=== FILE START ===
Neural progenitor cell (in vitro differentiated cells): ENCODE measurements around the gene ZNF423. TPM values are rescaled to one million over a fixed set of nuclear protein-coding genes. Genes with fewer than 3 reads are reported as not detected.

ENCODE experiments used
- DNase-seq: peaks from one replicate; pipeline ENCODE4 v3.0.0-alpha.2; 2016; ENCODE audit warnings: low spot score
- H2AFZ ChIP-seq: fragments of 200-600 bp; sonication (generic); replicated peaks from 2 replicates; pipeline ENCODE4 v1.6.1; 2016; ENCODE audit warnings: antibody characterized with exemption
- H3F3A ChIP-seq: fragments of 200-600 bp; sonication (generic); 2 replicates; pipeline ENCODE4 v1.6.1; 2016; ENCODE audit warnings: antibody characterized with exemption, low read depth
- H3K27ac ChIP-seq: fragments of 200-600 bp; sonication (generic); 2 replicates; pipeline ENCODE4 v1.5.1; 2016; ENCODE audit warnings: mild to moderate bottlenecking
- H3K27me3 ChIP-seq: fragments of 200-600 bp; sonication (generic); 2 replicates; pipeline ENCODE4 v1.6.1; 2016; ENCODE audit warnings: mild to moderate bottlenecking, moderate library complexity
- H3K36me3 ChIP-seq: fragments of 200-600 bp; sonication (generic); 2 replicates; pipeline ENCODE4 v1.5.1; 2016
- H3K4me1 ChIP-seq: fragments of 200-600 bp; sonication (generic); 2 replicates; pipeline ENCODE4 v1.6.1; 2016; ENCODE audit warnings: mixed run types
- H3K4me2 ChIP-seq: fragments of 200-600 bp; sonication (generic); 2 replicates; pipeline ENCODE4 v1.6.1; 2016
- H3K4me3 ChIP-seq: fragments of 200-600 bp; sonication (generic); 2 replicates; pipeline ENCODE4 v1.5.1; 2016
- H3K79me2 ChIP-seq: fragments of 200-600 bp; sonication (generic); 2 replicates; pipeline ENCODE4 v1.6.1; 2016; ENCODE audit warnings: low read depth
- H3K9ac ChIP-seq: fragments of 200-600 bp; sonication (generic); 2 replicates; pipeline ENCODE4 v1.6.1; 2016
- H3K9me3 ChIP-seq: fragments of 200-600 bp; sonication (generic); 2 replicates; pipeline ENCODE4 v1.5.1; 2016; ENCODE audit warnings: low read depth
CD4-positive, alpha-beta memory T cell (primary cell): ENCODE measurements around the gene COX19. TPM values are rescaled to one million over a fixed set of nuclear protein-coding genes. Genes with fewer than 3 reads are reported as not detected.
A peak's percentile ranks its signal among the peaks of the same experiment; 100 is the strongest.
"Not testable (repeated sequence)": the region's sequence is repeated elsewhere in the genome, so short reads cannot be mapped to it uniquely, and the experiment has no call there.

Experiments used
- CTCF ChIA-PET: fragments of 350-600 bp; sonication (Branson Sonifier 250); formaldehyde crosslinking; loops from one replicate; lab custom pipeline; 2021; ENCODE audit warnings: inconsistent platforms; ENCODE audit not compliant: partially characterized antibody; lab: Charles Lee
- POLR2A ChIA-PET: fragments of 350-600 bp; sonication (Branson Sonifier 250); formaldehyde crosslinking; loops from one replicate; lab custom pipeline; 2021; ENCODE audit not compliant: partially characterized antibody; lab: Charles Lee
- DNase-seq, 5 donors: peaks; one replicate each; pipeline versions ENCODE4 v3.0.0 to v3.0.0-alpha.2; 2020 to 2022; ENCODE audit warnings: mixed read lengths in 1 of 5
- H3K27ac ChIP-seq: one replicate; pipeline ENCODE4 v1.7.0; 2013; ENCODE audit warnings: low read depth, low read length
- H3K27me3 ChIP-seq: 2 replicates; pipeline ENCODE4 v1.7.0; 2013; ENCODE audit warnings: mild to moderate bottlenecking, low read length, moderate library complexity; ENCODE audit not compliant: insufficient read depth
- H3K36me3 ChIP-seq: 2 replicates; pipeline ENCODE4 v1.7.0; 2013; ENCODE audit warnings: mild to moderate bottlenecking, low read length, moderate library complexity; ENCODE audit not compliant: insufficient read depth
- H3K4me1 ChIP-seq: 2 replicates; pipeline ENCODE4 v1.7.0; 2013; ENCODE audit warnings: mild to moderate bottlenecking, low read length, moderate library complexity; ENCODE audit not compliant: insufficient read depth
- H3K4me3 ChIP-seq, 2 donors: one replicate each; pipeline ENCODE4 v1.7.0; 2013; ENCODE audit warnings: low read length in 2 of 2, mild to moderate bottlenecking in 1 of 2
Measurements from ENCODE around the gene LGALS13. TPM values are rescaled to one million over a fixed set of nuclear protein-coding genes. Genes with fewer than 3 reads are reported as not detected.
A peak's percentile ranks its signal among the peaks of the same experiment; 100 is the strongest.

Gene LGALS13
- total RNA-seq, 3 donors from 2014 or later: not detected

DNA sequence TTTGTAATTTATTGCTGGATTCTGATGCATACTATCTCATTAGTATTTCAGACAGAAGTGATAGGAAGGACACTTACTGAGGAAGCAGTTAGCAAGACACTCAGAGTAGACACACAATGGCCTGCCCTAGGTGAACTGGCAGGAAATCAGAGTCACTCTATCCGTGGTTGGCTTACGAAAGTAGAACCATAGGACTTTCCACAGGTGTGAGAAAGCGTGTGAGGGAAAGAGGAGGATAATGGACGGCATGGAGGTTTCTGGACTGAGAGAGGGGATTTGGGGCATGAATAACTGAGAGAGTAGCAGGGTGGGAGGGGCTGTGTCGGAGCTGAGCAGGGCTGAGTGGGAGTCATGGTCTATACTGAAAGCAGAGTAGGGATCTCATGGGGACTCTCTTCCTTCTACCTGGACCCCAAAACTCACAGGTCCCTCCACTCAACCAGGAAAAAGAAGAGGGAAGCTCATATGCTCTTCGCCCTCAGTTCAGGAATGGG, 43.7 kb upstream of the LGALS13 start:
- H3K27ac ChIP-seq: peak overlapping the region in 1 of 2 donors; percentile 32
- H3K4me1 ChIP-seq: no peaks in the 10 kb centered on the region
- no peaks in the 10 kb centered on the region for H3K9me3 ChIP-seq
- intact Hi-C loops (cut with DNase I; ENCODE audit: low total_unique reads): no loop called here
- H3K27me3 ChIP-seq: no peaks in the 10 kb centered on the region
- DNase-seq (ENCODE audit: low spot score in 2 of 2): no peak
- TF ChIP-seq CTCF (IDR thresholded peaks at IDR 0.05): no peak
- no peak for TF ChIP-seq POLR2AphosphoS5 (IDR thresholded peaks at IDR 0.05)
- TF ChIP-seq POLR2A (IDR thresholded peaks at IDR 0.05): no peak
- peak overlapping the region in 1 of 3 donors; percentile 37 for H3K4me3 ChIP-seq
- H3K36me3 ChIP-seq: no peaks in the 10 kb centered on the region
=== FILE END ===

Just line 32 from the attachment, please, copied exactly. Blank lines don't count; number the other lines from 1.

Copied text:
- H3K27ac ChIP-seq: peak overlapping the region in 1 of 2 donors; percentile 32